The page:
Last night we were watching one of the older seasons of Canadian Master Chef. We love Master Chef, although neither my partner nor I could actually be bothered to cook – we just throw suff together in the kitchen because the children are perpetually hungry.
I’ve compared writing to cooking many times because to me, they seem like the same thing just using different ingredients. Chefs throw fresh food together in a pot and create magic, we throw words together on a page and also create magic.
For those of you who read my posts regularly, you’ll know that I’m writing a novel which I want to enter into a competition – and that I find it rather challenging, to say the least.
So last night, while we were watching Masterchef, I was ruminating over my story line, which just wasn’t coming together in a way that made sense to me. But then Demon Chef, Alvin Leung, with his characteristic dark blue hair tastes one of the competitors dishes and starts waving the fork around in that dissatisfied manner that he has. “You did not honour the main ingredient! This is not good enough.”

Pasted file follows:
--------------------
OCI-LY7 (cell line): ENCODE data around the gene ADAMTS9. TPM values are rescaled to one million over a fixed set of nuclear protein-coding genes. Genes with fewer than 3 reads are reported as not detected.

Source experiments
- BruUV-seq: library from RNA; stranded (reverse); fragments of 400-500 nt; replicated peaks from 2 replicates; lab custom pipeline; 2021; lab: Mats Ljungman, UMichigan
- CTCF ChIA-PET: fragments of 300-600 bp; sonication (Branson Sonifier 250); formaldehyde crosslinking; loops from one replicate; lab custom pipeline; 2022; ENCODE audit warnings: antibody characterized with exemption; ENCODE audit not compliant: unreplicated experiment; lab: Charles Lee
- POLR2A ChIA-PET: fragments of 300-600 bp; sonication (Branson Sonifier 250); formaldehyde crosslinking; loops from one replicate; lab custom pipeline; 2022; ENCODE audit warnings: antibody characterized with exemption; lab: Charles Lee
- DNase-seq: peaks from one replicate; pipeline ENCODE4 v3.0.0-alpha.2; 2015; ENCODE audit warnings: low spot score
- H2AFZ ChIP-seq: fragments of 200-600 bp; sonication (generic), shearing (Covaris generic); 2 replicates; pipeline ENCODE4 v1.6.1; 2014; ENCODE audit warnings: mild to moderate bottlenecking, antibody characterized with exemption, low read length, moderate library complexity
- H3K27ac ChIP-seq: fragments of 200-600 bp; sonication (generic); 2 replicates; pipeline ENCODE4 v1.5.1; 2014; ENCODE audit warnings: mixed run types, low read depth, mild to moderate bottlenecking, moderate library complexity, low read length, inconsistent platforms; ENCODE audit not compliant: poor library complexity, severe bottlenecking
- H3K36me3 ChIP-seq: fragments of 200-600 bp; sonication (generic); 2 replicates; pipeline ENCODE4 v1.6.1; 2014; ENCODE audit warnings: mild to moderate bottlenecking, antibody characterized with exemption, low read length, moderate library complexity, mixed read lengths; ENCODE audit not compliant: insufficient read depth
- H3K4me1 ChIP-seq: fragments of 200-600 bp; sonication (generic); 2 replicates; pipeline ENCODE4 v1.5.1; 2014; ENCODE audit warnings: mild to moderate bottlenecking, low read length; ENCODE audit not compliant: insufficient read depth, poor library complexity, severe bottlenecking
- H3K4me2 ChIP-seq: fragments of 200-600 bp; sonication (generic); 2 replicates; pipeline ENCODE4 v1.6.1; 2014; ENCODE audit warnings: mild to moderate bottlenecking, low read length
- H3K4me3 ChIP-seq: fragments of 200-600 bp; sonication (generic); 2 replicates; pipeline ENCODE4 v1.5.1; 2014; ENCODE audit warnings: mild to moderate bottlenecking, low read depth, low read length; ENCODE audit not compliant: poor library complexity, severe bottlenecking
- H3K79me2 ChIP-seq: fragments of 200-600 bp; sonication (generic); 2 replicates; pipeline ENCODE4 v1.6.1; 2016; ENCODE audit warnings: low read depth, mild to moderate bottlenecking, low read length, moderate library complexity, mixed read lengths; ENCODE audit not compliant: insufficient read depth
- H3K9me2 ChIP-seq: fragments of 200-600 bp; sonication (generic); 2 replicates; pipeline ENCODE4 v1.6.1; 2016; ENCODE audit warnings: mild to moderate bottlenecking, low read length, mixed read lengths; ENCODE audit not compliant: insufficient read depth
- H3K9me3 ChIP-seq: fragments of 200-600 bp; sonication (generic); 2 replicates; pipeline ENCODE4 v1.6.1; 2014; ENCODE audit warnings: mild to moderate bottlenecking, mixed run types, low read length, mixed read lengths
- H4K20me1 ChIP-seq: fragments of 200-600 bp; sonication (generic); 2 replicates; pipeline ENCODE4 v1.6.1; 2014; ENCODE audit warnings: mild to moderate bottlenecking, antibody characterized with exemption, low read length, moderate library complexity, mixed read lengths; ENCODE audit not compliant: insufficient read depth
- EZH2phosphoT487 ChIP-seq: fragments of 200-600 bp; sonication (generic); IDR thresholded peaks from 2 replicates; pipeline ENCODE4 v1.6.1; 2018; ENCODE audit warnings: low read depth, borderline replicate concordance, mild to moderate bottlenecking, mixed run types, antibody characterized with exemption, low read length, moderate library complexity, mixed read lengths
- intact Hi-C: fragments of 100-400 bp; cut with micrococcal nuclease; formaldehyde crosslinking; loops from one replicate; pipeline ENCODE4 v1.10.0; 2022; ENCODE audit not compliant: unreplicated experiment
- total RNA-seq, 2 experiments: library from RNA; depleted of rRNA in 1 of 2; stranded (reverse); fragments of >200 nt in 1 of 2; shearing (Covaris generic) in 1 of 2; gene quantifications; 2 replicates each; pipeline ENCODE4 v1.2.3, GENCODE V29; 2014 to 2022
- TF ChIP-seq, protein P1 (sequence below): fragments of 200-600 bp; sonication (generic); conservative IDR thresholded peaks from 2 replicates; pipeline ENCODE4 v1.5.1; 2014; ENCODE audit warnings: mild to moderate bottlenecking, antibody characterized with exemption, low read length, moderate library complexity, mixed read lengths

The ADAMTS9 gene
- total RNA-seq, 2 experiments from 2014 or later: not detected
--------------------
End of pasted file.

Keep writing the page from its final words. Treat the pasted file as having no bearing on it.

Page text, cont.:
The contestants were given fresh, locally sourced ingredients. Think seafood so fresh it’s practically crawling off the chopping board, luscious herbs and other things still covered with dirt plucked straight from the earth. And this contestant, who happened to be one of the stronger ones, just messed up. She took her ingredients and put them together in the wrong way, leading to a rather disappointing ending. (Although, to me, it looked like a fabulous concoction on her plate. But take that from whence it comes…)
A light bulb went off in my head. What would my storyline look like if I honoured my main ingredient? If I honoured my main characters, the main themes and made them the star of the show, how would that change the storyline? Like the contestant, I had lots of good thing to work with, and could put them together in any number of ways, but getting to a satisfying result was not easy.
But with those words spoken by the blue haired chef, I suddenly had it. The perfect storyline, the perfect ending I was grasping for and not getting.
I rearranged my ideas, and deleted the possible story threads that were good, but didn’t highlight the main ingredient. Now, I have an outline that I’m excited about, and it actually makes sense! That’s a first for me, by the way, and probably the reason why none of my earlier attempts at writing a novel have ever succeeded.
But this time, I approached the entire project differently, and so far, it seems to be working.
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